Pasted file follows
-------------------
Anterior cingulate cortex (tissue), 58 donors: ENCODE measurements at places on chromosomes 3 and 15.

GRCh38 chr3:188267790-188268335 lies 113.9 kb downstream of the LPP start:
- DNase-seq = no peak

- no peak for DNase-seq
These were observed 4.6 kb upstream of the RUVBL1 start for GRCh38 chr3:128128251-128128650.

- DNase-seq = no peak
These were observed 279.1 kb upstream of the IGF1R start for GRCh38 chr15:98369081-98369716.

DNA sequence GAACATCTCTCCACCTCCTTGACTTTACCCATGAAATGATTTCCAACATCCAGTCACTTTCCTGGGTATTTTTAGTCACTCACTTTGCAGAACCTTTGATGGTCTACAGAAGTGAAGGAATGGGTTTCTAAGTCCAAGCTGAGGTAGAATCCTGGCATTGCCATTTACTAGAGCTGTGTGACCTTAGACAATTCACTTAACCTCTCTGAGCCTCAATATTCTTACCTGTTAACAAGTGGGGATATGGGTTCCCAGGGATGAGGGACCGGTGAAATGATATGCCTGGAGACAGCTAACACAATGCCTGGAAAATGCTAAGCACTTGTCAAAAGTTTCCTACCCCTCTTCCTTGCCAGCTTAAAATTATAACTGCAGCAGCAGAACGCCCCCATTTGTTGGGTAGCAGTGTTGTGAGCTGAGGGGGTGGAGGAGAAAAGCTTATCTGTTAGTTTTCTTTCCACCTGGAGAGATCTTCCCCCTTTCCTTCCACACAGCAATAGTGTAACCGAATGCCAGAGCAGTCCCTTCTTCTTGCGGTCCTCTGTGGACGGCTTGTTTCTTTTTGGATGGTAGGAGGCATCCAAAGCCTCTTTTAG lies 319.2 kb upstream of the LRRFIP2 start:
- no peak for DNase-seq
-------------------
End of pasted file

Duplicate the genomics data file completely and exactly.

Anterior cingulate cortex (tissue), 58 donors: ENCODE measurements at places on chromosomes 3 and 15.

GRCh38 chr3:188267790-188268335 lies 113.9 kb downstream of the LPP start:
- DNase-seq = no peak

- no peak for DNase-seq
These were observed 4.6 kb upstream of the RUVBL1 start for GRCh38 chr3:128128251-128128650.

- DNase-seq = no peak
These were observed 279.1 kb upstream of the IGF1R start for GRCh38 chr15:98369081-98369716.

DNA sequence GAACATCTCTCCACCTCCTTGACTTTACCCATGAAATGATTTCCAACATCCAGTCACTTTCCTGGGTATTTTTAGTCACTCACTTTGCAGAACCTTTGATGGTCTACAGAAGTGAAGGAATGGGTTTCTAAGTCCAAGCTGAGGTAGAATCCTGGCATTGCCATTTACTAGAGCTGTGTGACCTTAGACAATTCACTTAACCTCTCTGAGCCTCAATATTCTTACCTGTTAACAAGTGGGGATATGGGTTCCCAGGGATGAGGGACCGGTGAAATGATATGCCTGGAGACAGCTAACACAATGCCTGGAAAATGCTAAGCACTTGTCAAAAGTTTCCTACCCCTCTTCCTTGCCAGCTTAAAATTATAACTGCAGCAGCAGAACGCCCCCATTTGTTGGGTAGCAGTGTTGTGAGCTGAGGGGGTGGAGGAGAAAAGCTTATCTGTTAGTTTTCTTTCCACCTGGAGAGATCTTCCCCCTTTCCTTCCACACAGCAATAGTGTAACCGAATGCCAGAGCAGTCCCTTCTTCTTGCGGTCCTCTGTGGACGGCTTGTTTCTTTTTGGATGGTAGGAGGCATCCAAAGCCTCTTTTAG lies 319.2 kb upstream of the LRRFIP2 start:
- no peak for DNase-seq